Abstract: TensorFlow is a machine learning system that operates at large scale and in heterogeneous environments. Tensor-Flow uses dataflow graphs to represent computation, shared state, and the operations that mutate that state. It maps the nodes of a dataflow graph across many machines in a cluster, and within a machine across multiple computational devices, including multicore CPUs, general-purpose GPUs, and custom-designed ASICs known as Tensor Processing Units (TPUs). This architecture gives flexibility to the application developer: whereas in previous "parameter server" designs the management of shared state is built into the system, TensorFlow enables developers to experiment with novel optimizations and training algorithms. TensorFlow supports a variety of applications, with a focus on training and inference on deep neural networks. Several Google services use TensorFlow in production, we have released it as an open-source project, and it has become widely used for machine learning research. In this paper, we describe the TensorFlow dataflow model and demonstrate the compelling performance that TensorFlow achieves for several real-world applications.
TL;DR: This work focuses on SaaS Providers (Cloud Users) and Cloud Providers, which have received less attention than SAAS Users, and uses the term Private Cloud to refer to internal datacenters of a business or other organization, not made available to the general public.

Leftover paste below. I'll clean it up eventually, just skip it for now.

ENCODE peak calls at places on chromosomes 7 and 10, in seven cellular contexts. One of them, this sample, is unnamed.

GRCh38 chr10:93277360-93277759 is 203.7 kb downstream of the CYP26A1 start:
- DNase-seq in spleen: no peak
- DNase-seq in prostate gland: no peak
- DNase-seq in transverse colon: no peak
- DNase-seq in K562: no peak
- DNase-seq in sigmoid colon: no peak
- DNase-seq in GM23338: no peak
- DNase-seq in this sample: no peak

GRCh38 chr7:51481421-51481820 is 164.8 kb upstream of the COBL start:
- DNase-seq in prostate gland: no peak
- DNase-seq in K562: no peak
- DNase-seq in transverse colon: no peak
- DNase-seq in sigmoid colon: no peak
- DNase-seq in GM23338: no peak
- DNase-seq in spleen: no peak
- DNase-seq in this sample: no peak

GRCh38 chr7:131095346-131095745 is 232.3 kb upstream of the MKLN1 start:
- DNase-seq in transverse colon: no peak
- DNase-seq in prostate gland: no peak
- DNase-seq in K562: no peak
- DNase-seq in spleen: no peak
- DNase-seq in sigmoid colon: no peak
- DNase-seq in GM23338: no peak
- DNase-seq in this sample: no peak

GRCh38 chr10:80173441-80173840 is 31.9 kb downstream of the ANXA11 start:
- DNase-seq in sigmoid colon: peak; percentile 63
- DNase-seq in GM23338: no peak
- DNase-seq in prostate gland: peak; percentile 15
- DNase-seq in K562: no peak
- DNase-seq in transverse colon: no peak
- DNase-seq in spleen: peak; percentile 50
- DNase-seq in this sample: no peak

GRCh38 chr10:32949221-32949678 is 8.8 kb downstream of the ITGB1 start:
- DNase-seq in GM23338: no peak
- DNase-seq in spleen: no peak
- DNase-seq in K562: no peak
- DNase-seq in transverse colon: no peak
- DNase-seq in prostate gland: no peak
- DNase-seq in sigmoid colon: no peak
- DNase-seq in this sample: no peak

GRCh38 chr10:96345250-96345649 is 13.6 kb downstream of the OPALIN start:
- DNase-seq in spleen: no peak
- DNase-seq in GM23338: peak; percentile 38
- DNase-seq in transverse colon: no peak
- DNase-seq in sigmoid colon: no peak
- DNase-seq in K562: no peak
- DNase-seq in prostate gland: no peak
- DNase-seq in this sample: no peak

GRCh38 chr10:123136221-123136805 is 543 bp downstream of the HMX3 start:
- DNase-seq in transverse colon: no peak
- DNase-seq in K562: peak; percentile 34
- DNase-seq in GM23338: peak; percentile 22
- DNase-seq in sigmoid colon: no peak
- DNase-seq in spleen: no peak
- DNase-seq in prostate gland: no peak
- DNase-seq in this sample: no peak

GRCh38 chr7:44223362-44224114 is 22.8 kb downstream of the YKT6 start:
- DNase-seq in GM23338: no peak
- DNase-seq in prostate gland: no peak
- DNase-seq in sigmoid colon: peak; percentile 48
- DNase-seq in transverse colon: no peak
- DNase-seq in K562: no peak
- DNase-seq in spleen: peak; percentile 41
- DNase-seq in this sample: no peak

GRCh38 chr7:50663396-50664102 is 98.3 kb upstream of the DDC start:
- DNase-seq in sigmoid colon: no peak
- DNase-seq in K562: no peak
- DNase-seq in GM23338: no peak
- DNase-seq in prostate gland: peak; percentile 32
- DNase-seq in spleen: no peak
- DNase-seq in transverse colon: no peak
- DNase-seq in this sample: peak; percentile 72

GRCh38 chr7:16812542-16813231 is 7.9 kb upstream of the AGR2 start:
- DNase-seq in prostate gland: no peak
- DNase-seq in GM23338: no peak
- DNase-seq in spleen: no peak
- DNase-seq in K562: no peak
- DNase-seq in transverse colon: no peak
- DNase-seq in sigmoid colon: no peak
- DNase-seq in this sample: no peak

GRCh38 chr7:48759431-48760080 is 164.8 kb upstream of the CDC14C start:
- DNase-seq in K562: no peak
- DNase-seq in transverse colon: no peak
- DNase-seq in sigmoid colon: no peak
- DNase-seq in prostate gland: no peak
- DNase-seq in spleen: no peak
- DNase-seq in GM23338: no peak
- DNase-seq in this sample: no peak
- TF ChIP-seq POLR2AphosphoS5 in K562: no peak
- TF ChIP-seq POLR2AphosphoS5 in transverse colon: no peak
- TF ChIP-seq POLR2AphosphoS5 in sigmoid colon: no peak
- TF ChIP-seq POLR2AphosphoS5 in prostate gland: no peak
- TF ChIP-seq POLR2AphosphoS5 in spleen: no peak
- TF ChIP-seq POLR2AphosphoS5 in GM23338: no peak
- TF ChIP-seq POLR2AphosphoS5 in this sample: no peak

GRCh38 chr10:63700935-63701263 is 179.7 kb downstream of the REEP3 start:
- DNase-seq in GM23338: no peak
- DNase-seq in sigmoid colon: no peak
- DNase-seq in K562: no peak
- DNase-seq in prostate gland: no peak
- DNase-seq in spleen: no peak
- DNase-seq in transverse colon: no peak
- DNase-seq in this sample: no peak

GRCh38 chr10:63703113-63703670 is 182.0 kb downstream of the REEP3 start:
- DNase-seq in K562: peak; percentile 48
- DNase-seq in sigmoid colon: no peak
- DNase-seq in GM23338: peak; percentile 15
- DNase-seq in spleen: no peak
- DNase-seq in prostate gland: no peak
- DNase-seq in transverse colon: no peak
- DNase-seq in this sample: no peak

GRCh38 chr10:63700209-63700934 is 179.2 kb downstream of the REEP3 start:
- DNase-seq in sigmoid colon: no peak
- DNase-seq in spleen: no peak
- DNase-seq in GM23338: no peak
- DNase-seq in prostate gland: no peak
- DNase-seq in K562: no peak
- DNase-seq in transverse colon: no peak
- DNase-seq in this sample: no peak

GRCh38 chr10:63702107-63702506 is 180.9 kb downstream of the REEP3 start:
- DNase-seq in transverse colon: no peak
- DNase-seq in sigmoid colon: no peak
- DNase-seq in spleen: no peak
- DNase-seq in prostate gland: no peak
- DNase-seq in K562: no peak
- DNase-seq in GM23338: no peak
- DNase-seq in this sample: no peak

Abstract: Cloud Computing, the long-held dream of computing as a utility, has the potential to transform a large part of the IT industry, making software even more attractive as a service and shaping the way IT hardware is designed and purchased. Developers with innovative ideas for new Internet services no longer require the large capital outlays in hardware to deploy their service or the human expense to operate it. They need not be concerned about overprovisioning for a service whose popularity does not meet their predictions, thus wasting costly resources, or underprovisioning for one that becomes wildly popular, thus missing potential customers and revenue. Moreover, companies with large batch-oriented tasks can get results as quickly as their programs can scale, since using 1000 servers for one hour costs no more than using one server for 1000 hours. This elasticity of resources, without paying a premium for large scale, is unprecedented in the history of IT. Cloud Computing refers to both the applications delivered as services over the Internet and the hardware and systems software in the datacenters that provide those services. The services themselves have long been referred to as Software as a Service (SaaS). The datacenter hardware and software is what we will call a Cloud. When a Cloud is made available in a pay-as-you-go manner to the general public, we call it a Public Cloud; the service being sold is Utility Computing. We use the term Private Cloud to refer to internal datacenters of a business or other organization, not made available to the general public. Thus, Cloud Computing is the sum of SaaS and Utility Computing, but does not include Private Clouds. People can be users or providers of SaaS, or users or providers of Utility Computing. We focus on SaaS Providers (Cloud Users) and Cloud Providers, which have received less attention than SaaS Users. From a hardware point of view, three aspects are new in Cloud Computing.